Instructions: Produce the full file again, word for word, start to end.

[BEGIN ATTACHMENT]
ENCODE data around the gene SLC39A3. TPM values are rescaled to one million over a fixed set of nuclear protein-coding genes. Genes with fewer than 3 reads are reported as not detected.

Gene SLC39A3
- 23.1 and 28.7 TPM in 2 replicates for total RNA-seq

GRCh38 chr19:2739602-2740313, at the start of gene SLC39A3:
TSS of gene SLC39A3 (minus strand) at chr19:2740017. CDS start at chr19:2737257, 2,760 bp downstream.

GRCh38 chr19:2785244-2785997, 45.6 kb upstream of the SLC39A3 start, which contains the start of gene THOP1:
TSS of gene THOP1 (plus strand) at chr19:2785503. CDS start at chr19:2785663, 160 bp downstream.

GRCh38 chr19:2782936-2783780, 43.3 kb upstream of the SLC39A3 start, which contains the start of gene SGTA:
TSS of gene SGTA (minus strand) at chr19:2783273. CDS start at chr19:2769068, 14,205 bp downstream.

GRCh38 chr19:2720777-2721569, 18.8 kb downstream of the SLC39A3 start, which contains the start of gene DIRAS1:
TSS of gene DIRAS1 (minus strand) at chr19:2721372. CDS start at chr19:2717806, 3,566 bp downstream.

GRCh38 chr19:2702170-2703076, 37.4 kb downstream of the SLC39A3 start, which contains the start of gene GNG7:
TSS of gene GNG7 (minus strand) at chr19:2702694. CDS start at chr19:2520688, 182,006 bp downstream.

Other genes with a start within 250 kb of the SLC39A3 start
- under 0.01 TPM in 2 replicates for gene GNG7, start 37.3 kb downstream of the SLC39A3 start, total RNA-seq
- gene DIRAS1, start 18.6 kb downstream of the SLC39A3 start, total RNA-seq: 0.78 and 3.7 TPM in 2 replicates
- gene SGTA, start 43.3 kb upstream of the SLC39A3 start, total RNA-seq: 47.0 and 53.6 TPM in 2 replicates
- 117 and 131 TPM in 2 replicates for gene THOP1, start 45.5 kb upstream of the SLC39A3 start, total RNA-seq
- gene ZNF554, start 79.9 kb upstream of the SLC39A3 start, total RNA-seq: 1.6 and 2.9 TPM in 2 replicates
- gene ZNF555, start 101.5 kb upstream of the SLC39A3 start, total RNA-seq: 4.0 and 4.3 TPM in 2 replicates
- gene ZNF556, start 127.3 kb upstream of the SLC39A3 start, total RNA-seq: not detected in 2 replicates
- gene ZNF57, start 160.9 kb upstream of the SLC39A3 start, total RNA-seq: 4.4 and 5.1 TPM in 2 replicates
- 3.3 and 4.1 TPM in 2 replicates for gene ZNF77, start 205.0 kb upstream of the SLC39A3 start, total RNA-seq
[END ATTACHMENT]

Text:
ENCODE data around the gene SLC39A3. TPM values are rescaled to one million over a fixed set of nuclear protein-coding genes. Genes with fewer than 3 reads are reported as not detected.

Gene SLC39A3
- 23.1 and 28.7 TPM in 2 replicates for total RNA-seq

GRCh38 chr19:2739602-2740313, at the start of gene SLC39A3:
TSS of gene SLC39A3 (minus strand) at chr19:2740017. CDS start at chr19:2737257, 2,760 bp downstream.

GRCh38 chr19:2785244-2785997, 45.6 kb upstream of the SLC39A3 start, which contains the start of gene THOP1:
TSS of gene THOP1 (plus strand) at chr19:2785503. CDS start at chr19:2785663, 160 bp downstream.

GRCh38 chr19:2782936-2783780, 43.3 kb upstream of the SLC39A3 start, which contains the start of gene SGTA:
TSS of gene SGTA (minus strand) at chr19:2783273. CDS start at chr19:2769068, 14,205 bp downstream.

GRCh38 chr19:2720777-2721569, 18.8 kb downstream of the SLC39A3 start, which contains the start of gene DIRAS1:
TSS of gene DIRAS1 (minus strand) at chr19:2721372. CDS start at chr19:2717806, 3,566 bp downstream.

GRCh38 chr19:2702170-2703076, 37.4 kb downstream of the SLC39A3 start, which contains the start of gene GNG7:
TSS of gene GNG7 (minus strand) at chr19:2702694. CDS start at chr19:2520688, 182,006 bp downstream.

Other genes with a start within 250 kb of the SLC39A3 start
- under 0.01 TPM in 2 replicates for gene GNG7, start 37.3 kb downstream of the SLC39A3 start, total RNA-seq
- gene DIRAS1, start 18.6 kb downstream of the SLC39A3 start, total RNA-seq: 0.78 and 3.7 TPM in 2 replicates
- gene SGTA, start 43.3 kb upstream of the SLC39A3 start, total RNA-seq: 47.0 and 53.6 TPM in 2 replicates
- 117 and 131 TPM in 2 replicates for gene THOP1, start 45.5 kb upstream of the SLC39A3 start, total RNA-seq
- gene ZNF554, start 79.9 kb upstream of the SLC39A3 start, total RNA-seq: 1.6 and 2.9 TPM in 2 replicates
- gene ZNF555, start 101.5 kb upstream of the SLC39A3 start, total RNA-seq: 4.0 and 4.3 TPM in 2 replicates
- gene ZNF556, start 127.3 kb upstream of the SLC39A3 start, total RNA-seq: not detected in 2 replicates
- gene ZNF57, start 160.9 kb upstream of the SLC39A3 start, total RNA-seq: 4.4 and 5.1 TPM in 2 replicates
- 3.3 and 4.1 TPM in 2 replicates for gene ZNF77, start 205.0 kb upstream of the SLC39A3 start, total RNA-seq